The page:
The Nipper smartphone charger claims to be the smallest portable smartphone charger and what’s better is it’s powered by two AA batteries!
The tiny device can fit on your key ring and although it won’t fully charge your phone, it’s designed for emergency use when you just need a little boost to last until you’re back in the vicinity of a wall charger, for example.
The Nipper cube measures 17x17mmx17mm and weighs only 10g and can fit in a bag or pocket (although be careful if you store it in your back pocket and then sit down – a plastic cube sticking in your bum cheek can be nasty!).
Then, when you need to charge your phone, just open the cube up, pop in two normal batteries and start charging away!
The Nipper only works with devices that use a microUSB adaptor, so isn’t yet compatible with the iPhone, although the company is currently developing a version that will work with iDevices.
The device will add an extra 10 minutes to your phone’s battery in 30 minutes and 20 per cent in just over an hour, but the power output will vary according to how big your phone’s battery is and how powerful the device. It will also change according to the AA batteries you use – cheaper batteries are unlikely to give as much power as Duracell, for example.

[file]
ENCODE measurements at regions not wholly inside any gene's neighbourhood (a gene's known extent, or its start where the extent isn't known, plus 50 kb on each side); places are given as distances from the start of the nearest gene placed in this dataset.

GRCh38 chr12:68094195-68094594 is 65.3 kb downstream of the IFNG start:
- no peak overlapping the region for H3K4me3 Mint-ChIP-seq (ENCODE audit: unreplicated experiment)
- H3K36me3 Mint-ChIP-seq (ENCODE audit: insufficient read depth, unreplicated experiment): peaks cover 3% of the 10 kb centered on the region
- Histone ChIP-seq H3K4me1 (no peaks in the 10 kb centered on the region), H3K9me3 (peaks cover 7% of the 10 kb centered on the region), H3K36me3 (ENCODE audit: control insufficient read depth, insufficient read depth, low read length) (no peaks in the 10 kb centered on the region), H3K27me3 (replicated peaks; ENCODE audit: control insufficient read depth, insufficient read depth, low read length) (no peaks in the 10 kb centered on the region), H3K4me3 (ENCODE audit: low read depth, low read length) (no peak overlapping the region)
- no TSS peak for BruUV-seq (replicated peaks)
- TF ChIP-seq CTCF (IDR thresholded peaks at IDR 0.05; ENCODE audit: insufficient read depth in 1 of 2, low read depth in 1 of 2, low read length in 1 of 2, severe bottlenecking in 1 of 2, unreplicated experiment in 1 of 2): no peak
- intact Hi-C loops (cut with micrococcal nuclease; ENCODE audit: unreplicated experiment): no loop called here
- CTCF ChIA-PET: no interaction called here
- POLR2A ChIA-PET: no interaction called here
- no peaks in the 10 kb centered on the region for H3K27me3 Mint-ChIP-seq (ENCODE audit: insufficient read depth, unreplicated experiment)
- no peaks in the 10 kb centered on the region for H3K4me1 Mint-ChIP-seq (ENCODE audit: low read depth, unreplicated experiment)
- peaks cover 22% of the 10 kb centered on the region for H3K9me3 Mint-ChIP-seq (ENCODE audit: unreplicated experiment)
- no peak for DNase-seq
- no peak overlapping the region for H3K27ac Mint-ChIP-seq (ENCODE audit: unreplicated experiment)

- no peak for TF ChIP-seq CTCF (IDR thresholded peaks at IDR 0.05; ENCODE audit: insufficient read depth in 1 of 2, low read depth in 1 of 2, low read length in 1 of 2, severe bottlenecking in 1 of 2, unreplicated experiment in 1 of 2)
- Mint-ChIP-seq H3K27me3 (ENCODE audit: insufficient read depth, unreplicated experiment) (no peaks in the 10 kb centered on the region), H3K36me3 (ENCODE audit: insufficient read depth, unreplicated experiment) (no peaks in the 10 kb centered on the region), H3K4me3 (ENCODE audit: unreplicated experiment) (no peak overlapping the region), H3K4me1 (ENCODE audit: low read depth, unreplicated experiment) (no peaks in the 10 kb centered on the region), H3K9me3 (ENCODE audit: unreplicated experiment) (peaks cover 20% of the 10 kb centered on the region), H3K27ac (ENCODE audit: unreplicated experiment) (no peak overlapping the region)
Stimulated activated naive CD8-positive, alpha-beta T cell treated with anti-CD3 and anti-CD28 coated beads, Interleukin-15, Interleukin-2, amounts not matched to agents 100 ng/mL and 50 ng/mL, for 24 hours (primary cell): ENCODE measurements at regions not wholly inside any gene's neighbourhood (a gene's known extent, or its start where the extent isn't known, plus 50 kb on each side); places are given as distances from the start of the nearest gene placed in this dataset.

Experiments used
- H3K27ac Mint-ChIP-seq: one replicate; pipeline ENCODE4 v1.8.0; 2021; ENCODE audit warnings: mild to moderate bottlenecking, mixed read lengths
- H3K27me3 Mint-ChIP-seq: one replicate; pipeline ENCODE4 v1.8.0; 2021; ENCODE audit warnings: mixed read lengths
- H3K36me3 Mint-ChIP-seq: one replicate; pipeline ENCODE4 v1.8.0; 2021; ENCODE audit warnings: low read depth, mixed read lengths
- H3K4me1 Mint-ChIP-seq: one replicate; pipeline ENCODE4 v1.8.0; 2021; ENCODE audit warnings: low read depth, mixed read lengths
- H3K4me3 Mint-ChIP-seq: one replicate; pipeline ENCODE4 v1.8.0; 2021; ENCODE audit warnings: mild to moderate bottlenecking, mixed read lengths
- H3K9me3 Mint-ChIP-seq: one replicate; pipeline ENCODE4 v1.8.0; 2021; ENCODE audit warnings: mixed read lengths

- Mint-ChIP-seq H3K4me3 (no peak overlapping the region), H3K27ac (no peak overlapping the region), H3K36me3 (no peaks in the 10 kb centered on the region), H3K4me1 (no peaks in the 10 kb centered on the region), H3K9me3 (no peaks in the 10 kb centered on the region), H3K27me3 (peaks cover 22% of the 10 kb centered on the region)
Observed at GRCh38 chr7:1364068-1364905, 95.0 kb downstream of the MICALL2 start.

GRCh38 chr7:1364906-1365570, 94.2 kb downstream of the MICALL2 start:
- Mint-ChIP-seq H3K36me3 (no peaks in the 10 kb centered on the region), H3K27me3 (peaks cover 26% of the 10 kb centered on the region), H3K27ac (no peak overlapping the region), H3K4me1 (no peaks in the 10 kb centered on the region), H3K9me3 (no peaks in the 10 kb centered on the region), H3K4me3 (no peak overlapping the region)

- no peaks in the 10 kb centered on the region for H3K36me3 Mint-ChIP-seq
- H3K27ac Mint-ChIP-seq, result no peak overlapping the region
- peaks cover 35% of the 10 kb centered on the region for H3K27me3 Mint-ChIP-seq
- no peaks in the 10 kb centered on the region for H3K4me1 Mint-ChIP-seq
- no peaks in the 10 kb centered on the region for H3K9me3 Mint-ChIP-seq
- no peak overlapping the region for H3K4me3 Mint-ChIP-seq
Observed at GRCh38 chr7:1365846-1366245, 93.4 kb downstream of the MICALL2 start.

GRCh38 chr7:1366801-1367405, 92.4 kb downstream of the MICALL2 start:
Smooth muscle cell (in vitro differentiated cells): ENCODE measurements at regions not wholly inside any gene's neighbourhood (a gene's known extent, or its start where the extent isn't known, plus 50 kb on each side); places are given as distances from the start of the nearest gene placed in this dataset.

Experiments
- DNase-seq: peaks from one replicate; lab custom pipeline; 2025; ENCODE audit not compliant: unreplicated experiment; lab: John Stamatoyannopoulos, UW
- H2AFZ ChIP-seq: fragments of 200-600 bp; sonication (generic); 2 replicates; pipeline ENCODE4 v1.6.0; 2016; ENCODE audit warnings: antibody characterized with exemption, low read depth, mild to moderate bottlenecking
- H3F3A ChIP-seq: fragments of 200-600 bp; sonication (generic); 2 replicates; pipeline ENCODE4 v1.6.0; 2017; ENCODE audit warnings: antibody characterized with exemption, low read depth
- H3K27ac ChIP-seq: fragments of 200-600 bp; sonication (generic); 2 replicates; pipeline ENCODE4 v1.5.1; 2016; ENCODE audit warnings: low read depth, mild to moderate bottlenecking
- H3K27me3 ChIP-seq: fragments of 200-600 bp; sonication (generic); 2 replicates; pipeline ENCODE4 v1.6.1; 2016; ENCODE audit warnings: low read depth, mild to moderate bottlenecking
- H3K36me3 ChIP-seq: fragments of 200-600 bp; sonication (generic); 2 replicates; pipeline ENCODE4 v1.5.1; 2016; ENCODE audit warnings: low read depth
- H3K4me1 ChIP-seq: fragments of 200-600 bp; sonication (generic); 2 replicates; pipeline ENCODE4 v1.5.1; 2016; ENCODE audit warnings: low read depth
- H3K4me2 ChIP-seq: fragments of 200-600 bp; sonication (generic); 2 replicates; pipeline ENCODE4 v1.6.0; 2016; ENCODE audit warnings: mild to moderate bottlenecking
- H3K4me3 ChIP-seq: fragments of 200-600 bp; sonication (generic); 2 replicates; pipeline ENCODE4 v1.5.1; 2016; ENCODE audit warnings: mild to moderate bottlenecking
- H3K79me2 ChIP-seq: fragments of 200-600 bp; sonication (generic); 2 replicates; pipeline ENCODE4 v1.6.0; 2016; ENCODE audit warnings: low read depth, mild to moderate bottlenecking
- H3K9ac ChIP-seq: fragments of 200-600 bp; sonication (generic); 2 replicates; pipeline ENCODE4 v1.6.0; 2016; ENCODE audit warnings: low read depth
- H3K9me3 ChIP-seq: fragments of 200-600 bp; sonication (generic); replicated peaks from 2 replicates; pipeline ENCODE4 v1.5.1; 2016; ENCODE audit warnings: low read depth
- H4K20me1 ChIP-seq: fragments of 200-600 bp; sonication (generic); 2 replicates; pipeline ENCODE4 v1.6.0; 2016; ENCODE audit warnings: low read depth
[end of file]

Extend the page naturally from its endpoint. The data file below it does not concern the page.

The way in which the Nipper will be bulk manufactured depends on the popularity of the campaign. If small volumes are required, they will be 3D printed. If larger volumes are needed, they will be injection moulded from polypropylene. The two halves of the cube are connected with fabric or leather straps.
The company decided to use AA batteries to power the device because: “AA batteries are the most universally recognised and widely sold type of battery. While it doesn’t make sense to rely on AA batteries for daily phone charging, they do come in handy if you’re in an everyday emergency and need that crucial bit of juice.”
You can buy a Nipper from Kickstarter for £15 or get the premium version (with leather straps and gold-plated contacts) for £20. The company was appealing for £6,000 funding and has already surpassed its goal with 22 days to go.